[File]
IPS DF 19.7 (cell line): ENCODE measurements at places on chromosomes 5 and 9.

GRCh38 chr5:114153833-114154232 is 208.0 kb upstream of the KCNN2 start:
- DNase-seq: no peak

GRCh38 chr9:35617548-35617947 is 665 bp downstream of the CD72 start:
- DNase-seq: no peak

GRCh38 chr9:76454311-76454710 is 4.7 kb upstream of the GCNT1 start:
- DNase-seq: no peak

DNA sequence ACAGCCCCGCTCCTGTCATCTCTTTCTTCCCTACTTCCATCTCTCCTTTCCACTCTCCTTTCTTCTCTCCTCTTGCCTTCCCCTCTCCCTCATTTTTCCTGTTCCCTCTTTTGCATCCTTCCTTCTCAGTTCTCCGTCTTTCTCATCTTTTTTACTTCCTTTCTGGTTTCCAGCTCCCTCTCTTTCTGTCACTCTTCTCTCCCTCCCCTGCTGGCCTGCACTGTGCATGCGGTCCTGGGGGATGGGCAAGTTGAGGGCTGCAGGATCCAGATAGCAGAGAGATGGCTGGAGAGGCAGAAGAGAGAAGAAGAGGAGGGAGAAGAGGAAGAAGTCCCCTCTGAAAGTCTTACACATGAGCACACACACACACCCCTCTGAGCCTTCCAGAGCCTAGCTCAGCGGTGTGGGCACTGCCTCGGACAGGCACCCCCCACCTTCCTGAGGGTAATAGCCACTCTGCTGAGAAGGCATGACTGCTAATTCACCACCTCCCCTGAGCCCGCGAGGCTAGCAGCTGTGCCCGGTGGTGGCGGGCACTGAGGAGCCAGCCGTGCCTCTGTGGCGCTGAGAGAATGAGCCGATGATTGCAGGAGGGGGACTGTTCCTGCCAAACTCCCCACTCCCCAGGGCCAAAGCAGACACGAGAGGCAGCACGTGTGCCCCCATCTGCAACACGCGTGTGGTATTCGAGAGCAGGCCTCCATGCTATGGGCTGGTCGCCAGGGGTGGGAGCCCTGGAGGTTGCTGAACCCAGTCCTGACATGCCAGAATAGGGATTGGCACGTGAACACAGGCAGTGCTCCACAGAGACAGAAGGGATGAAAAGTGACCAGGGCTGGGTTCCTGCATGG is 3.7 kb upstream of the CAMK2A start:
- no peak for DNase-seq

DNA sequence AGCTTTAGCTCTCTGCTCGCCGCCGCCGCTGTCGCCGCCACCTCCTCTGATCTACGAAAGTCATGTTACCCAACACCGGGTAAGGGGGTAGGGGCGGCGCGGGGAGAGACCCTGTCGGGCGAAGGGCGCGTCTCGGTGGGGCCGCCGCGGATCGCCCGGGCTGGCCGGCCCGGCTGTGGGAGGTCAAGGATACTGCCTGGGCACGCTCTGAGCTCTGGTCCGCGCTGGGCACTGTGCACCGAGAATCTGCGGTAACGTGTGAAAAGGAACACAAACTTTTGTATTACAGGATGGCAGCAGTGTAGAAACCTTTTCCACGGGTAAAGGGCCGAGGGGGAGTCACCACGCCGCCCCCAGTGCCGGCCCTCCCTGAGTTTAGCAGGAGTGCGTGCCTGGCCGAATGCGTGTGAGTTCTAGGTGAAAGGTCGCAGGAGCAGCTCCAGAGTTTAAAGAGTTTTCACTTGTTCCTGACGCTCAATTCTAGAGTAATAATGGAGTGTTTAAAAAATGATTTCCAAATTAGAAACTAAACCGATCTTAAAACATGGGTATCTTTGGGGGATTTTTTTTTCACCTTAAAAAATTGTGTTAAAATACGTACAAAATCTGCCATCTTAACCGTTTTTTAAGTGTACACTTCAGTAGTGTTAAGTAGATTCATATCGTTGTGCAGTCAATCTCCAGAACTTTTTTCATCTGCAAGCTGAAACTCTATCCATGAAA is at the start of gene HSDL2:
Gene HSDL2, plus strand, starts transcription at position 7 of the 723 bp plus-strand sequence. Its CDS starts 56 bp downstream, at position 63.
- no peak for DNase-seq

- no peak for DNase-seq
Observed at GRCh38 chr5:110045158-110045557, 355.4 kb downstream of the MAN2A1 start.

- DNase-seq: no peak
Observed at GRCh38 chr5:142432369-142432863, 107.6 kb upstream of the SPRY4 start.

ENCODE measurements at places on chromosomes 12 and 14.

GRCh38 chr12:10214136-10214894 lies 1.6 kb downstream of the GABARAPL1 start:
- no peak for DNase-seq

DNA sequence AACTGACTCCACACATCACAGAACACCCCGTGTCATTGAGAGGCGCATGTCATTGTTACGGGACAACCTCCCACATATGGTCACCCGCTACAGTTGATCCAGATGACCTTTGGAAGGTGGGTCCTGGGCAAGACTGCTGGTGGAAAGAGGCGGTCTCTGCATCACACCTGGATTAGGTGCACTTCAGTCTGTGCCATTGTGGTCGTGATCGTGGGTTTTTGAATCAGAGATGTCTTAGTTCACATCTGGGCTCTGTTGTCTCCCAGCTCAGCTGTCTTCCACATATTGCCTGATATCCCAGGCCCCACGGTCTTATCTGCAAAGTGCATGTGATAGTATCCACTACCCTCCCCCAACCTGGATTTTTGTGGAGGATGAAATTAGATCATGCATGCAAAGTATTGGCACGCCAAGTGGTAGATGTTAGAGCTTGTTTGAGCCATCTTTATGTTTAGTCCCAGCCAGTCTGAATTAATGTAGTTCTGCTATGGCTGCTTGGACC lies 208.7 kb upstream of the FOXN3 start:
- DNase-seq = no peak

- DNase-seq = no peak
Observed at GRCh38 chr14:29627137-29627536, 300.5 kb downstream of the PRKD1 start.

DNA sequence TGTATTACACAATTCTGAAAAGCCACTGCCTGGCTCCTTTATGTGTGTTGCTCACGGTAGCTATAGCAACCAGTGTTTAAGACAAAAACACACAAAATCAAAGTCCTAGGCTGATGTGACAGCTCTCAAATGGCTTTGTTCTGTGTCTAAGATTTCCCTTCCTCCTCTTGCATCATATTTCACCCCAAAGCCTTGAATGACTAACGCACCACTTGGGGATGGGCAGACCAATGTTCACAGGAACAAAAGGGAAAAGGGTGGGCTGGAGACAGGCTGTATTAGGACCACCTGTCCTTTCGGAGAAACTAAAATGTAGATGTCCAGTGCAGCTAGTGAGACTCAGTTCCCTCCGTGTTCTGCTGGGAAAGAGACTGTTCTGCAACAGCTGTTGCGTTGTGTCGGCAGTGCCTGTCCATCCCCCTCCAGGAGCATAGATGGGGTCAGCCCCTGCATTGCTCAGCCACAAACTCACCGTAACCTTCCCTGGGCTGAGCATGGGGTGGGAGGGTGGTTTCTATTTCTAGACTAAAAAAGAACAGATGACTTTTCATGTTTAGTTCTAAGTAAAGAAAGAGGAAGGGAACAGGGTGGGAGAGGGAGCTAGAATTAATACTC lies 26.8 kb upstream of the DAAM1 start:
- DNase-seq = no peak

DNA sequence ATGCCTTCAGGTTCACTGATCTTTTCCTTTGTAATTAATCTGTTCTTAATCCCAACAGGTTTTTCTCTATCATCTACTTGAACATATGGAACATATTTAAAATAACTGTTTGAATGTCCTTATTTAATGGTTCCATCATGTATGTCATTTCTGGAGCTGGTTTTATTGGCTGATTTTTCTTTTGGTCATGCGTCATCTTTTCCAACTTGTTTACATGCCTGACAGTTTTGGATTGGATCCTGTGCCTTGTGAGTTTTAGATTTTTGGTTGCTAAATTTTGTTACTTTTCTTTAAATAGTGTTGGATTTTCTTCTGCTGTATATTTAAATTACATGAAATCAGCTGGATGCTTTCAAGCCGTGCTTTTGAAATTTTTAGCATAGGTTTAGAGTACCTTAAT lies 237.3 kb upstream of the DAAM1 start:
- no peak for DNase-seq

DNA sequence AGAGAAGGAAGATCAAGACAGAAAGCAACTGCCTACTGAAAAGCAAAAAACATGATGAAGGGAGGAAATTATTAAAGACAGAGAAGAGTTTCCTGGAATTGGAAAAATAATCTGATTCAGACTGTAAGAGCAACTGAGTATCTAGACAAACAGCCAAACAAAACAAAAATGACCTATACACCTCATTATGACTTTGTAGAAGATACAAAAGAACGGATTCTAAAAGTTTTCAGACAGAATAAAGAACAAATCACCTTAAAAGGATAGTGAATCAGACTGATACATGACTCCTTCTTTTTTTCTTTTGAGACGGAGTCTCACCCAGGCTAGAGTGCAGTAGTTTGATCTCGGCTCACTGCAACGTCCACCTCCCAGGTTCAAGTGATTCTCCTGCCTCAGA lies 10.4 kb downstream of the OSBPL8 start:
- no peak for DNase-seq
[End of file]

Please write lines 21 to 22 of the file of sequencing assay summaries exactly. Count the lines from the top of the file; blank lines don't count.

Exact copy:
- DNase-seq = no peak

- DNase-seq = no peak